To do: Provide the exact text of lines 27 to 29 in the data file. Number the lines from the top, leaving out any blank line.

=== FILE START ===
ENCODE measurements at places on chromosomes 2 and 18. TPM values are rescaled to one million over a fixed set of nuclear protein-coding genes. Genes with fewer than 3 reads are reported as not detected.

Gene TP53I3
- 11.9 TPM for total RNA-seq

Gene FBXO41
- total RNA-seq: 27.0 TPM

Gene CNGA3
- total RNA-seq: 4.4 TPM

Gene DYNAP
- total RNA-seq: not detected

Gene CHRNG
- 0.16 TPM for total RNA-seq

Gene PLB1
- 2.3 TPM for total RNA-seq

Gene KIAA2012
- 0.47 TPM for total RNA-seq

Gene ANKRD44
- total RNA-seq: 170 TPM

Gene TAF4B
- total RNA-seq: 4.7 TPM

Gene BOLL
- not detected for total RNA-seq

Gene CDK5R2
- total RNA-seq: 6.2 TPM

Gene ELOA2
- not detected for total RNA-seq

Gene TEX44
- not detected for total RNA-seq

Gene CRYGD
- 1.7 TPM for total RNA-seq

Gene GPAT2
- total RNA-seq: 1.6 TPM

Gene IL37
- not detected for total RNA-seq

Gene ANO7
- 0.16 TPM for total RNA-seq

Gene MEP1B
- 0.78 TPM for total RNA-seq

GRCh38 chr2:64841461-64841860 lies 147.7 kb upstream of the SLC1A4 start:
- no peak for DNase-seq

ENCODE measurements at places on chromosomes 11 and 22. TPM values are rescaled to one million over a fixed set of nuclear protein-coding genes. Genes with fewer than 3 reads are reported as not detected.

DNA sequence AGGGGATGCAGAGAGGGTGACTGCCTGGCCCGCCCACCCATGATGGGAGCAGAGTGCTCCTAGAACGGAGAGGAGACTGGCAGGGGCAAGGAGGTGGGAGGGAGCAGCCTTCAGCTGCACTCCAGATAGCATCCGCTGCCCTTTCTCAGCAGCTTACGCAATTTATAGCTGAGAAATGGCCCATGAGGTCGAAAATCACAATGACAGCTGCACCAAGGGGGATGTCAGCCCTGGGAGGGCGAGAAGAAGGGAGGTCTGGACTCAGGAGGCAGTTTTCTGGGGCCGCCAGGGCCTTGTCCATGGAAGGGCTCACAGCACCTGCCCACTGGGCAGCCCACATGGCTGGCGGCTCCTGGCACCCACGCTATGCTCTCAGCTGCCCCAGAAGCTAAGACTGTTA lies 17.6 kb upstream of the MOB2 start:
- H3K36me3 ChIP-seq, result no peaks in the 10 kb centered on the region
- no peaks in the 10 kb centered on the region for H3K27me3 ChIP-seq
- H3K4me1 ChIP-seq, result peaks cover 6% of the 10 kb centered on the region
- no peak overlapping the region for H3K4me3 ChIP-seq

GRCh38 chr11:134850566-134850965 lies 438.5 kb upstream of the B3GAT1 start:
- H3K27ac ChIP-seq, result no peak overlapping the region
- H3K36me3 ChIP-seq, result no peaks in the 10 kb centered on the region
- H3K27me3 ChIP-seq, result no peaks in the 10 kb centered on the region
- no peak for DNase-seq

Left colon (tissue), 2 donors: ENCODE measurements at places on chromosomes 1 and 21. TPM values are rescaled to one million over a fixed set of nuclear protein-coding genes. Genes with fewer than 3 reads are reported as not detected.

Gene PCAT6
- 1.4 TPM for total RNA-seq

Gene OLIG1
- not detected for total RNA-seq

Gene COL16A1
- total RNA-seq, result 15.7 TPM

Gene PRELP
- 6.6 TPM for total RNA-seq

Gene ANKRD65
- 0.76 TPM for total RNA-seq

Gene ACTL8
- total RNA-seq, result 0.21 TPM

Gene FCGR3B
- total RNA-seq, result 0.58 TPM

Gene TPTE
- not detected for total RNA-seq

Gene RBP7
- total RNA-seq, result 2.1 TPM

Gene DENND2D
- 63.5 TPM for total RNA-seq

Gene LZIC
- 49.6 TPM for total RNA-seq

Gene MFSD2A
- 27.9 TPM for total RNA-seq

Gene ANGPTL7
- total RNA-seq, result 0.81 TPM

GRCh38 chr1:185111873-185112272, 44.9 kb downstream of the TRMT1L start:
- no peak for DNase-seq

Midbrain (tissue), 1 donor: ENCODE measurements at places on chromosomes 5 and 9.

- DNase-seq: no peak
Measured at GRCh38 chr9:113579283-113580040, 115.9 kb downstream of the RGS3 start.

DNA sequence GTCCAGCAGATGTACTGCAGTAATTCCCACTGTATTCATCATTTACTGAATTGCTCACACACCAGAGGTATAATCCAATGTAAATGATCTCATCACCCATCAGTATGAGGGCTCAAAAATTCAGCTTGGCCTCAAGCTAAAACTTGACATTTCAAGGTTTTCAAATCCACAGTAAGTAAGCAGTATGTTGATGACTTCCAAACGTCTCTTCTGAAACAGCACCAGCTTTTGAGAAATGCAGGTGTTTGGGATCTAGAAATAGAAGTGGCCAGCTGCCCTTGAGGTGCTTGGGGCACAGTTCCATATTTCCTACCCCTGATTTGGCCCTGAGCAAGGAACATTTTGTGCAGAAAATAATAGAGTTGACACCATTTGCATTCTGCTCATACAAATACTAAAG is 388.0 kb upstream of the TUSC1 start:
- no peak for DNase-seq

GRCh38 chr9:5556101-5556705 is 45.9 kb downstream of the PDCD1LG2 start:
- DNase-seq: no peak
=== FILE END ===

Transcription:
- not detected for total RNA-seq

Gene CRYGD
- 1.7 TPM for total RNA-seq